Despite concerns, La Jolla Community Planning Association approves two residential projects

Architect Michael Morton shows an aerial view of rooftops throughout La Jolla Shores to demonstrate that the dark gray roof of the project he is presenting to LJCPA trustees is not out of character with others in the community. Pat Sherman photos

By Pat Sherman

The La Jolla Community Planning Association (LJCPA) gave its approval to two residential projects at its March 7 meeting, after discussion of each one’s merits and shortcomings.

The first project, the Gaxiola residence at 2414 Calle del Oro in La Jolla Shores, would require the demolition of an existing one-story, 3,178-square-foot residence to construct a new, two-story, 11,696-square-foot house with four bedrooms, seven baths, a two-car garage, attached guest quarters, swimming pool and retaining walls.

Though last fall the Development Permit Review Committee (DPR) voted that findings could be made for site and coastal development permits on the project, in December the LJCPA found numerous problems with those plans (see and asked that the applicant return with revisions.

In response to those concerns, Gricel Cedillo and architect Michael Morton reduced the size of hardscape at the front of the building and added additional landscape and trellises to soften its appearance, so that it would blend in with other buildings in the Shores and not appear “monumental” from the street.

Marengo Morton Architects’ revised architectural renderings of the Gaxiola residence, proposed for 2414 Calle del Oro in La Jolla Shores.

The applicant also decided to use more of a 4,744-square foot “phantom floor,” where a wine room and guest suite will be added.

The applicant also indicated solar cells on the roof that weren’t shown in earlier drawings. The only change in the home’s height — 28 feet above grade at its highest point — was the addition of two feet added to a chimney.

La Jolla Shores resident and newly elected LJCPA trustee Janie Emerson, who sits on the DPR committee, expressed concern with the extent of the changes, questioning why the applicant didn’t first return to DPR with the new plans. Trustee Dan Courtney also said the changes warranted further review at the subcommittee level.

Architect Mark Mitchell presents a streetscape illustration of homes on Olivetas Street for comparison with a second-story addition he designed for a house at Marine and Olivetas streets.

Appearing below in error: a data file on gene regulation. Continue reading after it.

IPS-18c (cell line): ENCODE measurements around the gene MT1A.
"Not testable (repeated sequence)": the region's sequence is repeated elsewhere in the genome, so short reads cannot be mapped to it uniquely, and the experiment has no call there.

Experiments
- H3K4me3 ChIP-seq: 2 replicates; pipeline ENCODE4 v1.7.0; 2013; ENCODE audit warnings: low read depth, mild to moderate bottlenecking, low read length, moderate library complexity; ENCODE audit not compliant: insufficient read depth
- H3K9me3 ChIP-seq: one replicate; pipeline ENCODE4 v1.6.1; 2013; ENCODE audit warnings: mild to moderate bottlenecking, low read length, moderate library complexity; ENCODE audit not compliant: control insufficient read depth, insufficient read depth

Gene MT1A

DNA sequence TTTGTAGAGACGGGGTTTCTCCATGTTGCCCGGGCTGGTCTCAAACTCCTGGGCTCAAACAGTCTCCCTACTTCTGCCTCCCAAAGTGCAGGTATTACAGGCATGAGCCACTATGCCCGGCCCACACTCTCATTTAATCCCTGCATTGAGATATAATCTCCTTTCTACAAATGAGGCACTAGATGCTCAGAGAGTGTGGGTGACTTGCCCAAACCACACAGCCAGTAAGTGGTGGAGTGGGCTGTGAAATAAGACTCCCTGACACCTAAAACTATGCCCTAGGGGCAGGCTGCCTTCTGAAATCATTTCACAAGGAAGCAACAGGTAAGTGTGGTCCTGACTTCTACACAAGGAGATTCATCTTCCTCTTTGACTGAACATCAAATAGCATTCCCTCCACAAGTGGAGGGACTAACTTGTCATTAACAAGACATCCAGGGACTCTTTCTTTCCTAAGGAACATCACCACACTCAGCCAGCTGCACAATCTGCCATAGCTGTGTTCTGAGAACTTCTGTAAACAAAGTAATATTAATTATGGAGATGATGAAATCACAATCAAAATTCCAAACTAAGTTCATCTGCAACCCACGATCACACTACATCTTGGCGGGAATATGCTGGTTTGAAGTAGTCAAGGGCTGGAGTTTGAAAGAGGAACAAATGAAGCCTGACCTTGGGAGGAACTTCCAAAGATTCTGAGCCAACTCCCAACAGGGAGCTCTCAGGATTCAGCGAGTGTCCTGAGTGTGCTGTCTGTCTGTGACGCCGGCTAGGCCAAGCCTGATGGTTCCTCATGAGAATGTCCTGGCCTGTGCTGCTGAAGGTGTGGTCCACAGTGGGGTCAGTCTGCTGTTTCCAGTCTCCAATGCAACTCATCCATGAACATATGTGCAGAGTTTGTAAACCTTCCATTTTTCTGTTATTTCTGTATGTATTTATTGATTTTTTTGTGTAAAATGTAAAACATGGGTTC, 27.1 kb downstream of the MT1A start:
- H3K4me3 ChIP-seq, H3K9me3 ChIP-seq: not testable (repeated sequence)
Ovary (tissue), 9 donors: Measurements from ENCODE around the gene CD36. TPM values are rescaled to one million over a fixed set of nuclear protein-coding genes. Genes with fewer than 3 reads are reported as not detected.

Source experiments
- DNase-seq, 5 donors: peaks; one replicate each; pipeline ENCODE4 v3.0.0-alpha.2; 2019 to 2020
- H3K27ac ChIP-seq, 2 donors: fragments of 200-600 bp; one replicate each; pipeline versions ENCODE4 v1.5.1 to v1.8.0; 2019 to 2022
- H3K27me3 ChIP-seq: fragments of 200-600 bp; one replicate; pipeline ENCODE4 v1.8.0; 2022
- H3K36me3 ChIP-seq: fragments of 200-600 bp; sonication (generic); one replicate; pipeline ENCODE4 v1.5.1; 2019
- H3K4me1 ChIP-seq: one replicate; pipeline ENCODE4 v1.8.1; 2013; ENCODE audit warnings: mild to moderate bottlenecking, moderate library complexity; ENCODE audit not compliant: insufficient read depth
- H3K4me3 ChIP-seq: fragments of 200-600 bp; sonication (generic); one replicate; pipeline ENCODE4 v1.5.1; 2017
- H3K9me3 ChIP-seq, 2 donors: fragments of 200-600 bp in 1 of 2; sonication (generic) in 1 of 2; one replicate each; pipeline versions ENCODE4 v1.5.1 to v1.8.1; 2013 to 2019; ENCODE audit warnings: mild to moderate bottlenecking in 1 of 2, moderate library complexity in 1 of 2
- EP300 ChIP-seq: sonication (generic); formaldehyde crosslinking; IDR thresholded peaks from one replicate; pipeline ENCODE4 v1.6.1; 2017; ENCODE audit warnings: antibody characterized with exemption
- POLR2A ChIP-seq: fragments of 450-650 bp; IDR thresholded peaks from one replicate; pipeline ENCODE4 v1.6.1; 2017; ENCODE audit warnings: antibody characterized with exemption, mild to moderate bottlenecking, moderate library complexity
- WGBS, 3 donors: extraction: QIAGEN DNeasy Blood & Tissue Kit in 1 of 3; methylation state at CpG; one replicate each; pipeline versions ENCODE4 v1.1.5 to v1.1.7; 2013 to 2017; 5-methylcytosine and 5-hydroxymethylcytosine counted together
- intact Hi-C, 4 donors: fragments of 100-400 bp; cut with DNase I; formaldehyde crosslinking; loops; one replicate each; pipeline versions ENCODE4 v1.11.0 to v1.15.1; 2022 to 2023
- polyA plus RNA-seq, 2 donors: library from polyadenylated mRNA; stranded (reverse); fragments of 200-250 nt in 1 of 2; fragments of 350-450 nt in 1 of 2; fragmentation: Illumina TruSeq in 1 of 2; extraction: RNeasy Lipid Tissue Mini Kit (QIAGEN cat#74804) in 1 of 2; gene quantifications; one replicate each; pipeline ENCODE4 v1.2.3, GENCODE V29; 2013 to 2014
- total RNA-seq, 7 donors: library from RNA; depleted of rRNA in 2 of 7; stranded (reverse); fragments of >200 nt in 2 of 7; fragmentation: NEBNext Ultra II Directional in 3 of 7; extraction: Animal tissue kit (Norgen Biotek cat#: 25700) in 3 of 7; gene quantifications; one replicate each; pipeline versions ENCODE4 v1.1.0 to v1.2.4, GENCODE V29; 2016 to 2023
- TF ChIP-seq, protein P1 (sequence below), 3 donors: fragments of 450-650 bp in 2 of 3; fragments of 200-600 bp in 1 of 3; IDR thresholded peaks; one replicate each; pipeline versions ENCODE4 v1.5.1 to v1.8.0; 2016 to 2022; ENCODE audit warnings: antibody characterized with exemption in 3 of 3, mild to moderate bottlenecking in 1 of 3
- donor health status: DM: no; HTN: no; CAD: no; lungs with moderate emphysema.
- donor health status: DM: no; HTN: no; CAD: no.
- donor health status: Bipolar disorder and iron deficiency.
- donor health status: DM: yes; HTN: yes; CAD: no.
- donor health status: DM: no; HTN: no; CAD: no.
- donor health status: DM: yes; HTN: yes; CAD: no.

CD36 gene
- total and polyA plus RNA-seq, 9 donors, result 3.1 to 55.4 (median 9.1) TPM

However, trustee Laura Ducharme Conboy suggested that requiring the applicant to return to the DPR or another subcommittee would be “really unfair,” adding that she felt the applicant had done “an excellent job” of clarifying previously confusing designs and softening the look of the front of the house, which includes the addition of windows in the phantom floor space.

“It’s more attractive to look at and has a more human scale,” she said.

Trustee Phil Merten said that while he liked the changes overall, he believed the flat, gray roof was out of character with others in the neighborhood, and had a “warehouse” feel.

Project architect Michael Morton countered that the roof is not flat, but low-sloped.

“This project has bounced around the CPA (Community Planning Association) for about three years,” Morton said. “I’m asking the CPA to render their final vote on this project.”

In the end the trustees voted that findings could be made for the required permits by a vote of 9-6-1.

The Pham residence at the corner of Marine and Olivetas streets, as it appears today before the proposed addition of a second story.

Beach Barber add-on

LJCPA trustees also approved a variance to reduce the required side-yard setback for an 855-square-foot, second-story addition on a Beach Barber Tract residence at the corner of Marine and Olivetas streets. The project also calls for architectural and aesthetic changes to the first story.

Architectural renderings of the remodeled Pham residence at 7411 Olivetas St., and its proposed second-story addition.

The Development Permit Review committee approved the variance 4-2-1 at its January meeting.

The applicant, represented by architect Mark Mitchell, is seeking to reduce the normally required street side-yard setback from 10 to four feet. Mitchell noted 14 other non-conforming side-yard setbacks in the neighborhood, and said 20 of the 30 surrounding homes are two-story.

Trustee Frances O’Neill Zimmerman, as well as a homeowner next door to the project, expressed concern that the proposed “Pham” residence, which includes a roof deck and chimney extending more than five feet above the deck railing, would dominate “an adorable white house” next door.

“This will eclipse the house that is four feet from it heading east,” Zimmerman said. “It will be unsightly on a corner (and) huge compared to the low-lying buildings in the neighborhood. It is a crime to do this, but let’s go forward with the vote.”

A motion to approve the variance passed 8-6-1.

Related posts:

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  2. Community works to protect La Jolla bike path from development
  3. Planning association asks Scripps to halt construction of project obscuring coastal views
  4. Community Planning Association OKs La Jolla Farms rebuild
  5. War Stories: Historical Society exhibit paints portrait of La Jolla during WW II

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Posted by Pat Sherman on Mar 26, 2013. Filed under Featured Story, La Jolla, News. You can follow any responses to this entry through the RSS 2.0. You can skip to the end and leave a response. Pinging is currently not allowed.

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